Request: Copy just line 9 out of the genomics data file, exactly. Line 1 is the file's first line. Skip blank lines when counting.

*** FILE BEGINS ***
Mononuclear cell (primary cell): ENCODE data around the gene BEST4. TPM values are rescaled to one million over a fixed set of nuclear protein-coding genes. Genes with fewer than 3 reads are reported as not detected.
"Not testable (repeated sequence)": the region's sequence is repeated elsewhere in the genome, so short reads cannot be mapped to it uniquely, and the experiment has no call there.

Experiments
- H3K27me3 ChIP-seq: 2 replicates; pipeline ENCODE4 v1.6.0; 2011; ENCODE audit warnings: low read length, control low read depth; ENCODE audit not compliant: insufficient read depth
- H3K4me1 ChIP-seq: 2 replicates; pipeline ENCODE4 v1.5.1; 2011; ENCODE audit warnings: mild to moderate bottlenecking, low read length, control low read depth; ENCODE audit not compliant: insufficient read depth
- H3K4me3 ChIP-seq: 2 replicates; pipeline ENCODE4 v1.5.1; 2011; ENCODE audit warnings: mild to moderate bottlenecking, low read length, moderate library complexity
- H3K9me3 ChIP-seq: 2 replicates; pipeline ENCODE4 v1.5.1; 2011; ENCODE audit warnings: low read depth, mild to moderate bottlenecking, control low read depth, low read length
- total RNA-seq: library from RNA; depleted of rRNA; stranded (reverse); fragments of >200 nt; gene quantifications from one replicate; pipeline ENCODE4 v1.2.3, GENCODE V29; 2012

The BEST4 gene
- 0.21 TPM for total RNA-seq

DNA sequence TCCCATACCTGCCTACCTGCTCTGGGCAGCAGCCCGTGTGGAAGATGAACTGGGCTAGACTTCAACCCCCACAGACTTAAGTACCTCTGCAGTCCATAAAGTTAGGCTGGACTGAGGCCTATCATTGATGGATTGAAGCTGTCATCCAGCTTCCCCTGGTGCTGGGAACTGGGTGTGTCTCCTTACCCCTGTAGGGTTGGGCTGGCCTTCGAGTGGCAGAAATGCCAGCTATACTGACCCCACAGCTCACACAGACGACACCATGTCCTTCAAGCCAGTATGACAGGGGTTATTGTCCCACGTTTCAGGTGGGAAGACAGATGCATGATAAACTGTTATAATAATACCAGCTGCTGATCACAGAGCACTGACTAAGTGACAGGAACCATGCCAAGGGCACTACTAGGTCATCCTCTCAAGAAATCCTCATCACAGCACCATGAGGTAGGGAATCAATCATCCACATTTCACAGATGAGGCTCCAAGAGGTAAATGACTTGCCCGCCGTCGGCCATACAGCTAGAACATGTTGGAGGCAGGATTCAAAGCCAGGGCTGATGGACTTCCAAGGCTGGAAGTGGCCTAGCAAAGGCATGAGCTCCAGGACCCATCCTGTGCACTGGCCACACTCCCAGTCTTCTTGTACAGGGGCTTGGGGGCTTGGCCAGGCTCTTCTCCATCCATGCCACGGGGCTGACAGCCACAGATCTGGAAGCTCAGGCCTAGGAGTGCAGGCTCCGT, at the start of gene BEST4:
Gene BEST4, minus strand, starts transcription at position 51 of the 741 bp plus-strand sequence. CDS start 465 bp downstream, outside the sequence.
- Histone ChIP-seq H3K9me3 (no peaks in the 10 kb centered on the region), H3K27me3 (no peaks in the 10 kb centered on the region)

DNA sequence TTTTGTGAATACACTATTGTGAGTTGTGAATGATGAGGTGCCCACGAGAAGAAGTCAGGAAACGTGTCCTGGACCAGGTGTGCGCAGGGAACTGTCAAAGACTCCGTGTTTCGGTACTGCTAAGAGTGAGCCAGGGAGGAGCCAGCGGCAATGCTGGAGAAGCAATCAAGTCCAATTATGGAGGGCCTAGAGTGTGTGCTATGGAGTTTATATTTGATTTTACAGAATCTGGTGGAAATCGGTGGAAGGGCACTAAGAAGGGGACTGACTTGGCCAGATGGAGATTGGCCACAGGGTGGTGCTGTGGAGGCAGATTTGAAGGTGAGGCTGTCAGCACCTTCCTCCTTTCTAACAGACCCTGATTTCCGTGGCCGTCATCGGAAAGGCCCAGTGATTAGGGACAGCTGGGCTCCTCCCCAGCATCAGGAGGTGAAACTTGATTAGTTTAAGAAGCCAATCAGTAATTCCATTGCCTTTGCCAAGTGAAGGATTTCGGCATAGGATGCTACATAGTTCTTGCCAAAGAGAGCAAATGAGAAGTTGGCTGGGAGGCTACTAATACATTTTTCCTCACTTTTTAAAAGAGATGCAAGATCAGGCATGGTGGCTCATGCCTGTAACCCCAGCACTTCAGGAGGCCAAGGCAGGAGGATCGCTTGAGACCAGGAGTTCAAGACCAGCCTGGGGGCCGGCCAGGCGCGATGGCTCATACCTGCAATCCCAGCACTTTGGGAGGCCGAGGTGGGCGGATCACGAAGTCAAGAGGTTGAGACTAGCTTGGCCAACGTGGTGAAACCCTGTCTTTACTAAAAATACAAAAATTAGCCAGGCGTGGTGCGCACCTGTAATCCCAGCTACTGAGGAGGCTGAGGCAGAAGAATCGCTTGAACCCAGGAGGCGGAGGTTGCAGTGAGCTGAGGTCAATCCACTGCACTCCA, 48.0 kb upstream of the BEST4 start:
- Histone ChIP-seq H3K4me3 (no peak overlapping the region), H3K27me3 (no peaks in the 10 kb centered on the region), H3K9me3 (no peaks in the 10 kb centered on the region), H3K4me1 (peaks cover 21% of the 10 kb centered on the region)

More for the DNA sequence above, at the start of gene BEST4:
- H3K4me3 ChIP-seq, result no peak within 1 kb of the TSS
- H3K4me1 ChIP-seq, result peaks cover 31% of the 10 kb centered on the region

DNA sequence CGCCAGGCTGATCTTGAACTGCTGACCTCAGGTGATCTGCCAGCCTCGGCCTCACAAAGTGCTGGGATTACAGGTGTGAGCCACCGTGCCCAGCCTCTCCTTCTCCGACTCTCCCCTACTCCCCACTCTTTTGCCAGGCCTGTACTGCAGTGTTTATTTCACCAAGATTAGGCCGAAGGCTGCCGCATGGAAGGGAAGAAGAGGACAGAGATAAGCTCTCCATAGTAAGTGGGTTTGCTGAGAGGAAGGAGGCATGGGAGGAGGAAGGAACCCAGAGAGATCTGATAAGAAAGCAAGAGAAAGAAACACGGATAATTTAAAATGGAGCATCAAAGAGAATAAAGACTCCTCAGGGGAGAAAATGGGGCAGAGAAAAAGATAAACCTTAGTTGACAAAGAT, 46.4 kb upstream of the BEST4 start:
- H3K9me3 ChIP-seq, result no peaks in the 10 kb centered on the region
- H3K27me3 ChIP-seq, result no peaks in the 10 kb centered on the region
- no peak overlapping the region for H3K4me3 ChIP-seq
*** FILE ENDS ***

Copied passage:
The BEST4 gene